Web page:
DNA repair genes are frequently repressed in cancers due to hypermethylation of CpG islands within their promoters. In head and neck squamous cell carcinomas at least 15 DNA repair genes have frequently hypermethylated promoters; these genes are XRCC1, MLH3, PMS1, RAD51B, XRCC3, RAD54B, BRCA1, SHFM1, GEN1, FANCE, FAAP20, SPRTN, SETMAR, HUS1, and PER1. About seventeen types of cancer are frequently deficient in one or more DNA repair genes due to hypermethylation of their promoters. As summarized in one review article, promoter hypermethylation of the DNA repair gene MGMT occurs in 93% of bladder cancers, 88% of stomach cancers, 74% of thyroid cancers, 40%-90% of colorectal cancers and 50% of brain cancers. Promoter hypermethylation of LIG4 occurs in 82% of colorectal cancers. This review article also indicates promoter hypermethylation of NEIL1 occurs in 62% of head and neck cancers and in 42% of non-small-cell lung cancers; promoter hypermetylation of ATM occurs in 47% of non-small-cell lung cancers; promoter hypermethylation of MLH1 occurs in 48% of squamous cell carcinomas; and promoter hypermethylation of FANCB occurs in 46% of head and neck cancers.
On the other hand, the promoters of two genes, PARP1 and FEN1, were hypomethylated and these genes were over-expressed in numerous cancers. PARP1 and FEN1 are essential genes in the error-prone and mutagenic DNA repair pathway microhomology-mediated end joining. If this pathway is over-expressed, the excess mutations it causes can lead to cancer. PARP1 is over-expressed in tyrosine kinase-activated leukemias, in neuroblastoma, in testicular and other germ cell tumors, and in Ewing’s sarcoma, FEN1 is over-expressed in the majority of cancers of the breast, prostate, stomach, neuroblastomas, pancreatic, and lung.
DNA damage appears to be the primary underlying cause of cancer. If accurate DNA repair is deficient, DNA damages tend to accumulate. Such excess DNA damage can increase mutational errors during DNA replication due to error-prone translesion synthesis. Excess DNA damage can also increase epigenetic alterations due to errors during DNA repair. Such mutations and epigenetic alterations can give rise to cancer (see malignant neoplasms). Thus, CpG island hyper/hypo-methylation in the promoters of DNA repair genes are likely central to progression to cancer.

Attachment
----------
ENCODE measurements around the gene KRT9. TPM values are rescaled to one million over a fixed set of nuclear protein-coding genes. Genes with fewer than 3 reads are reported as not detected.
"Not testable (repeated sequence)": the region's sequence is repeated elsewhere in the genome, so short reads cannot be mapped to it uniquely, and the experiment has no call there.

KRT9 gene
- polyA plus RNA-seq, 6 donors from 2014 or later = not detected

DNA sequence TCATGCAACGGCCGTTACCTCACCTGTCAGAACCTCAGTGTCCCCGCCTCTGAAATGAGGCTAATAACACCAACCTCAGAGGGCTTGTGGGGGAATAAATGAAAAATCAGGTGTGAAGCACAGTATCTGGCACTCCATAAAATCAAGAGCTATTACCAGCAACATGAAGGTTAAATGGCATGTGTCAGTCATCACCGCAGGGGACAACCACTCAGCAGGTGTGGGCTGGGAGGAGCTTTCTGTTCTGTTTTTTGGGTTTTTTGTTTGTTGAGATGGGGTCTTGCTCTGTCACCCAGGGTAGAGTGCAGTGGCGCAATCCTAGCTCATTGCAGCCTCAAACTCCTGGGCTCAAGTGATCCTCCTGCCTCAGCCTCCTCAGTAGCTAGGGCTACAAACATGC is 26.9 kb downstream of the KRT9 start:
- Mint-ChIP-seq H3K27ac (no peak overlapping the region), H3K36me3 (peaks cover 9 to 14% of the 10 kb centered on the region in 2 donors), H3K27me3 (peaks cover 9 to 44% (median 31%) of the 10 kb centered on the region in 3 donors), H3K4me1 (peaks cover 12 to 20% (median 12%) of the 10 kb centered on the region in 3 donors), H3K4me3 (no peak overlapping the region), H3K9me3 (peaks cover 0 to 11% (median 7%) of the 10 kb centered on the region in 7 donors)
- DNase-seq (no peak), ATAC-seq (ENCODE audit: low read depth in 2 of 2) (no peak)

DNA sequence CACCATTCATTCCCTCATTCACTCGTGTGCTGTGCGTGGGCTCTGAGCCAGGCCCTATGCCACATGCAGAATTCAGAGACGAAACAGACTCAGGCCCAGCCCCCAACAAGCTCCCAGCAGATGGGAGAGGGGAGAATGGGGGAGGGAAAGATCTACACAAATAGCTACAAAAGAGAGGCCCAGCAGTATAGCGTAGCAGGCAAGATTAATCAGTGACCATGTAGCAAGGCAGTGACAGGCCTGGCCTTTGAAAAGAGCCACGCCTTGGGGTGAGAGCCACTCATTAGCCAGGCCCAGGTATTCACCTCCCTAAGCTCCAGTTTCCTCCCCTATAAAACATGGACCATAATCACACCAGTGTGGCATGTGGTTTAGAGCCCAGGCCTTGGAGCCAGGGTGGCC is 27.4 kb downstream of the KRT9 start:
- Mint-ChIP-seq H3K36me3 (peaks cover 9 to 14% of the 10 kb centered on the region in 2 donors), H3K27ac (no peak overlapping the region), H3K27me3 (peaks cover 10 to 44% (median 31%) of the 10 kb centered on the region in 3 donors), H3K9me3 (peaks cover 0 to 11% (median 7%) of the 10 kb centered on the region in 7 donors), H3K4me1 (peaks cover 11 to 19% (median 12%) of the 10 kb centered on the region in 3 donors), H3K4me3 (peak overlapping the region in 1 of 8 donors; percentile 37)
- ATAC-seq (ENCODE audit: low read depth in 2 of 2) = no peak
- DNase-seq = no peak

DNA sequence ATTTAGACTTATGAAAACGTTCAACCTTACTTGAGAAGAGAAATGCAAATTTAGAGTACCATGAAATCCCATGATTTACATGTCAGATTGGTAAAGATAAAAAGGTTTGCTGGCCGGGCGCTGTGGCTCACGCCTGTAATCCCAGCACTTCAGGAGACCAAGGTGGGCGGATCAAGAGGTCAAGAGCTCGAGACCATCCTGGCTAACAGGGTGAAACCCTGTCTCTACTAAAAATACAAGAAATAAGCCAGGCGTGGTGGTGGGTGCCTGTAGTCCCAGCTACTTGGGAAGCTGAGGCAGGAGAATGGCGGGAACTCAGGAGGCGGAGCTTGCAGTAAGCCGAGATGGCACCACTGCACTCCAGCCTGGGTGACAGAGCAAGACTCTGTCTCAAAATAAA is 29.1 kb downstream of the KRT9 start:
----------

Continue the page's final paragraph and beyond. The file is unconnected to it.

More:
TEXT UNDER CONSTRUCTION
- ^ Saxonov S, Berg P, Brutlag DL (2006). “A genome-wide analysis of CpG dinucleotides in the human genome distinguishes two distinct classes of promoters”. Proc. Natl. Acad. Sci. U.S.A. 103 (5): 1412–7. doi:10.1073/pnas.0510310103. PMC 1345710. PMID 16432200.
- ^ Deaton AM, Bird A (2011). “CpG islands and the regulation of transcription”. Genes Dev. 25 (10): 1010–22. doi:10.1101/gad.2037511. PMC 3093116. PMID 21576262.
- ^ Okugawa Y, Grady WM, Goel A (2015). “Epigenetic Alterations in Colorectal Cancer: Emerging Biomarkers”. Gastroenterology. 149 (5): 1204–1225.e12. doi:10.1053/j.gastro.2015.07.011. PMC 4589488. PMID 26216839.
- ^ Gardiner-Garden M, Frommer M (1987). “CpG islands in vertebrate genomes”. J. Mol. Biol. 196 (2): 261–82. doi:10.1016/0022-2836(87)90689-9. PMID 3656447.
- ^ Chen HY, Shao CJ, Chen FR, Kwan AL, Chen ZP (2010). “Role of ERCC1 promoter hypermethylation in drug resistance to cisplatin in human gliomas”. Int. J. Cancer. 126 (8): 1944–54. doi:10.1002/ijc.24772. PMID 19626585.
- ^ Kaur S, Lotsari-Salomaa JE, Seppänen-Kaijansinkko R, Peltomäki P (2016). “MicroRNA Methylation in Colorectal Cancer”. Adv. Exp. Med. Biol. 937: 109–22. doi:10.1007/978-3-319-42059-2_6. PMID 27573897.
- ^ Jump up to:
- a b Bird A (2002). “DNA methylation patterns and epigenetic memory”. Genes Dev. 16 (1): 6–21. doi:10.1101/gad.947102. PMID 11782440.
- ^ Vogelstein B, Papadopoulos N, Velculescu VE, Zhou S, Diaz LA, Kinzler KW (2013). “Cancer genome landscapes”. Science. 339 (6127): 1546–58. doi:10.1126/science.1235122. PMC 3749880. PMID 23539594.
- ^ Illingworth RS, Gruenewald-Schneider U, Webb S, Kerr AR, James KD, Turner DJ, Smith C, Harrison DJ, Andrews R, Bird AP (2010). “Orphan CpG islands identify numerous conserved promoters in the mammalian genome”. PLoS Genet. 6 (9): e1001134. doi:10.1371/journal.pgen.1001134. PMC 2944787. PMID 20885785.
- ^ Wei J, Li G, Dang S, Zhou Y, Zeng K, Liu M (2016). “Discovery and Validation of Hypermethylated Markers for Colorectal Cancer”. Dis. Markers. 2016: 2192853. doi:10.1155/2016/2192853. PMC 4963574. PMID 27493446.
- ^ Jump up to:
- a b Beggs AD, Jones A, El-Bahrawy M, El-Bahwary M, Abulafi M, Hodgson SV, Tomlinson IP (2013). “Whole-genome methylation analysis of benign and malignant colorectal tumours”. J. Pathol. 229 (5): 697–704. doi:10.1002/path.4132. PMC 3619233. PMID 23096130.
- ^ Schnekenburger M, Diederich M (2012). “Epigenetics Offer New Horizons for Colorectal Cancer Prevention”. Curr Colorectal Cancer Rep. 8 (1): 66–81. doi:10.1007/s11888-011-0116-z. PMC 3277709. PMID 22389639.